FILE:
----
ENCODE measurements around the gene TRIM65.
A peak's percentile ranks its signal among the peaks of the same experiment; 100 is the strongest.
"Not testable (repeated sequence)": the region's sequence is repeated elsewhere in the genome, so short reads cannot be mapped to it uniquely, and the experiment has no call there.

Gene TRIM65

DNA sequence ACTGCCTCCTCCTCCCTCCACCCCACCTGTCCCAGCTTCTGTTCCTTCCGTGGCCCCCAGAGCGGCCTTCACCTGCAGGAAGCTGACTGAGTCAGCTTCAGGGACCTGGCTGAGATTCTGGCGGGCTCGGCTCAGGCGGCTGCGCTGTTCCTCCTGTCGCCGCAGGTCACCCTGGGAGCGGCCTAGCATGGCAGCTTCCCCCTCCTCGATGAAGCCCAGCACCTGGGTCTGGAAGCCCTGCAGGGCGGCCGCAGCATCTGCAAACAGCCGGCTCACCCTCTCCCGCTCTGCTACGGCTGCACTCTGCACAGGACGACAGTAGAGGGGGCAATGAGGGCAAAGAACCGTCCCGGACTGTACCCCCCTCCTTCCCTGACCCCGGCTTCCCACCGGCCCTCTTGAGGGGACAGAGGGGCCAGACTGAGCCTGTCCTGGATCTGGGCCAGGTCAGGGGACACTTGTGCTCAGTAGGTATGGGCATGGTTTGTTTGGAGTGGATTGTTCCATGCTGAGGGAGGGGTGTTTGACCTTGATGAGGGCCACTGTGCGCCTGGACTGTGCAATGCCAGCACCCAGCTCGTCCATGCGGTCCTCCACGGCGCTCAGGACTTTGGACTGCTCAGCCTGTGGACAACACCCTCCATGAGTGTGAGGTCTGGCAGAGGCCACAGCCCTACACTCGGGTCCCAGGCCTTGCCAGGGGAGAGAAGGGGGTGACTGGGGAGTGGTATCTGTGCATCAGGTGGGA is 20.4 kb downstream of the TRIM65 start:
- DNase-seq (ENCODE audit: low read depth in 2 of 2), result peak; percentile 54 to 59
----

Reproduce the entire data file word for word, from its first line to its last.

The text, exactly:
ENCODE measurements around the gene TRIM65.
A peak's percentile ranks its signal among the peaks of the same experiment; 100 is the strongest.
"Not testable (repeated sequence)": the region's sequence is repeated elsewhere in the genome, so short reads cannot be mapped to it uniquely, and the experiment has no call there.

Gene TRIM65

DNA sequence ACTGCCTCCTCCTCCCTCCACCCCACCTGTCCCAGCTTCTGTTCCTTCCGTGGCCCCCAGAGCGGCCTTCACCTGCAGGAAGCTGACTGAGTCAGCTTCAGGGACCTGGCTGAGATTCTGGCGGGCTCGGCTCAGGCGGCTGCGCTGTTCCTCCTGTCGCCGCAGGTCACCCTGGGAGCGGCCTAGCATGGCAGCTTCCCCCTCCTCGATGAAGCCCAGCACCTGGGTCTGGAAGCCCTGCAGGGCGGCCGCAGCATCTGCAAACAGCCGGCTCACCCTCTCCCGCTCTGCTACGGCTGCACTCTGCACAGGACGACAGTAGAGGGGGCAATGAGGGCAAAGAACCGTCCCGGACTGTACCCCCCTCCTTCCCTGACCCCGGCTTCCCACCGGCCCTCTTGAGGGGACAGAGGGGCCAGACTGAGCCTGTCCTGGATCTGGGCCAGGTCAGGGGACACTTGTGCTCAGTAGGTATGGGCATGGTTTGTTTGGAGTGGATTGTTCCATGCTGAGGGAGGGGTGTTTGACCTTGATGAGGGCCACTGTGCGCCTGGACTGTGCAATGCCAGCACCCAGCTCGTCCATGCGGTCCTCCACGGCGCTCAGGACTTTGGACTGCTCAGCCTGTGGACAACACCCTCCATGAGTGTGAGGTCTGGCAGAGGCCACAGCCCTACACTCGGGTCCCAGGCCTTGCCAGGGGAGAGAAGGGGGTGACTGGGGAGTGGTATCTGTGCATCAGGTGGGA is 20.4 kb downstream of the TRIM65 start:
- DNase-seq (ENCODE audit: low read depth in 2 of 2), result peak; percentile 54 to 59